[cryptography] Just how bad is OpenSSL ?
noloader at gmail.com
Mon Oct 29 18:34:49 EDT 2012
On Fri, Oct 26, 2012 at 2:29 PM, John Case <case at sdf.org> wrote:
> I was recently reading "the most dangerous code in the world" article at
> and found the hackernews discussion:
> (interesting discussion and argument about curl library and how often it is
> badly deployed)
> And the hackernews discussion led me to "OpenSSL is written by monkeys":
> So, given what is in the stanford report and then reading this rant about
> openssl, I am wondering just how bad openssl is ? I've never had to
> implement it or code with it, so I really have no idea.
> How long has it been "understood" that it's a mess (if it is indeed a mess)
> ? How dangerous is it ?
If your engineering process includes an SDLC, then OpenSSL has at
least two other issues:
1) It can't clean compile with nominal warnings
2) It lacks platform security integration
For (1), a clean compile is often a security gate, and I don't like
the choice of the Ostrich Algorithm. I wrote to NIST a while back and
asked that a clean compile be added as a CMVP requirement, but nothing
every came from it. The problem is that I cannot change the source
files, so I can't fix the problems flagged by the compiler warning
system, dynamic analysis, or static analysis.
For example, I know that OpenSSL uses uninitialized data (and *not* in
the PRNG path). A bug report was filed and closed "won't fix" because
the members of interest were initialized. I also know the library
suffers conversion problems and truncation problems.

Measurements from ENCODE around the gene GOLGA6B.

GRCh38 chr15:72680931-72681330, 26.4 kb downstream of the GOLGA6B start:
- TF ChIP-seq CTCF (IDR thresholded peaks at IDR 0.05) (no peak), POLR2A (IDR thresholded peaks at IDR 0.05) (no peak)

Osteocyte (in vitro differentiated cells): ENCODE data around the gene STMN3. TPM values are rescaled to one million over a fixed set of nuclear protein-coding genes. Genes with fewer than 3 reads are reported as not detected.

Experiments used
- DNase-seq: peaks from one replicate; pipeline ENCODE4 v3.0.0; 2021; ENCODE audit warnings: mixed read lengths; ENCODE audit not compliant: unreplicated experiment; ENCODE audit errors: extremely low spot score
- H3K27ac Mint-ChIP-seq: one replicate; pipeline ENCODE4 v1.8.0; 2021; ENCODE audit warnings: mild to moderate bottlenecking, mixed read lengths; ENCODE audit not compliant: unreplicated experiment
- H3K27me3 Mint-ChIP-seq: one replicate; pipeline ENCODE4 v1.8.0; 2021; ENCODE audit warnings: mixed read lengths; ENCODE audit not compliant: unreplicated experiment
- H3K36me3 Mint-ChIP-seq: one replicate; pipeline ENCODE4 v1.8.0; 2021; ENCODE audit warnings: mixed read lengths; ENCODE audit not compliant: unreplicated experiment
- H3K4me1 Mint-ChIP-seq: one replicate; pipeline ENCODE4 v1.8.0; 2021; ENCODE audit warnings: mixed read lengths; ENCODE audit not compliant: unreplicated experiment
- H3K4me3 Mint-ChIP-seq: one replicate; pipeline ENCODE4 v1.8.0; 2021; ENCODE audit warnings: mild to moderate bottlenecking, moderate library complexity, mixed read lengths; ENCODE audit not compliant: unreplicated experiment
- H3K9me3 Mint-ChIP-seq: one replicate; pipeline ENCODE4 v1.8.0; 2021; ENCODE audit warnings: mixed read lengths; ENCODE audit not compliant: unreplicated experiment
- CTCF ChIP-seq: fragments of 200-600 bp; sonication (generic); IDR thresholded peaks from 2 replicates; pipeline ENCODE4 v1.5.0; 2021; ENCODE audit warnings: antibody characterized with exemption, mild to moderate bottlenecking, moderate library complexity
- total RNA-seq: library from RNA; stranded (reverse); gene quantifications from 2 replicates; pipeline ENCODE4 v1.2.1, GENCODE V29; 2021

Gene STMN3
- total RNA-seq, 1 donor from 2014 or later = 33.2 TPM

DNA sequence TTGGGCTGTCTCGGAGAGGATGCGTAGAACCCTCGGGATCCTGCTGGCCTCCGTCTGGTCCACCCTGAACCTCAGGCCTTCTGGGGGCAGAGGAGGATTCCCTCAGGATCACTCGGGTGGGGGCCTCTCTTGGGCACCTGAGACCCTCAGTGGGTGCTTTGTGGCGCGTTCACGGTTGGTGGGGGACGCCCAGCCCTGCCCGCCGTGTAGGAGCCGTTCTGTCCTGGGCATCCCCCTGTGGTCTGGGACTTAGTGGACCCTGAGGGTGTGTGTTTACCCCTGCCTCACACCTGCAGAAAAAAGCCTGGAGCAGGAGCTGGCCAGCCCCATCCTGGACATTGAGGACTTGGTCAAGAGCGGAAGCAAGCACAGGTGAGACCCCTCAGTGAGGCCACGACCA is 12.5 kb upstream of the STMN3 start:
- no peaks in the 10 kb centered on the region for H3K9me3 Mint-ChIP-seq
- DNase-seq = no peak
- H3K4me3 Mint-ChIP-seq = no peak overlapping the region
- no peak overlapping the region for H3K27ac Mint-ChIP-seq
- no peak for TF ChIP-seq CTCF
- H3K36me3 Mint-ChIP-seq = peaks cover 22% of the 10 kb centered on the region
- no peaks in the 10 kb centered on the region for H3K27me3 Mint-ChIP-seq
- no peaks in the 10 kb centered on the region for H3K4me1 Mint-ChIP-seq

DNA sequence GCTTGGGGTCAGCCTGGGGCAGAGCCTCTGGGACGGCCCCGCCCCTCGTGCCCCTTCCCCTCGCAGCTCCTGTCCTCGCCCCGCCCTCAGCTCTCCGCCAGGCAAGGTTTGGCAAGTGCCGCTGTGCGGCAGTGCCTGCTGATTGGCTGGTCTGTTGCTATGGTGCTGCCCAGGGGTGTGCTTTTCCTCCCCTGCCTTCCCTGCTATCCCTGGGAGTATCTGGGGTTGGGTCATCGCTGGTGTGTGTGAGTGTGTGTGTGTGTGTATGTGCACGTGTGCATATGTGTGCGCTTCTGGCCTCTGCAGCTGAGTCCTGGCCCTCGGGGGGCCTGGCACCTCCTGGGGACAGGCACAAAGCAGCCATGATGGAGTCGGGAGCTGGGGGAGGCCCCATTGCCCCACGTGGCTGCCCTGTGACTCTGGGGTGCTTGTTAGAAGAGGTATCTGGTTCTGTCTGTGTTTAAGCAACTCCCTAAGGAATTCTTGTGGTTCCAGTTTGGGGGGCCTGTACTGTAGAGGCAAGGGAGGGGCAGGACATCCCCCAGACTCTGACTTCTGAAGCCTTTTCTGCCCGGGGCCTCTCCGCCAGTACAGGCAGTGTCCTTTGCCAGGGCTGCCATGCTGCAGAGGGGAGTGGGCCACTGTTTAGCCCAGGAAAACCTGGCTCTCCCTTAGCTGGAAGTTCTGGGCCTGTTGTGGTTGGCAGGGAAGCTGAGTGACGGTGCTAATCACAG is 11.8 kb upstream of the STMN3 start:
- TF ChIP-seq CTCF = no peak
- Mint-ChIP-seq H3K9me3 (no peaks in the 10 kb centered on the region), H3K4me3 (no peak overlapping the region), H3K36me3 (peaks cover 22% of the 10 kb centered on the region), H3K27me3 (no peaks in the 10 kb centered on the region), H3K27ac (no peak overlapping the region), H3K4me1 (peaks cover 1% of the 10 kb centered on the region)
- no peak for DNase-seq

For completeness, here are the GCC switches of interest:
* C Code:
-Wall -Wextra -Wconversion -Wstrict–overflow -Wformat=2 -Wformat-security
* C++ Code (includes C Code warnings):
-Woverloaded-virtual -Wreorder -Wsign-promo -Wnon-virtual-dtor
* Objective C Code (includes C Code warnings):
For item (2), we have some good defenses provided by the platform but
they are not used - ASLR, DEP, Stack Canaries, Safe Memory functions
etc. Considering how often the library handles untrusted input (the
remote host's data should always be considered untrusted) and how
often there are parser problems, I would expect these to be mandatory
for high integrity software.
For completeness, here are the switches for GCC/LD (use as available):
* -fPIE/-pie (or –fPIC/-shared)
* -z,relro, -z,now
Again, I wrote to NIST and asked that the CMVP program include
platform security integration since I cannot change it after
For what its worth, its not just OpenSSL that has these problems.
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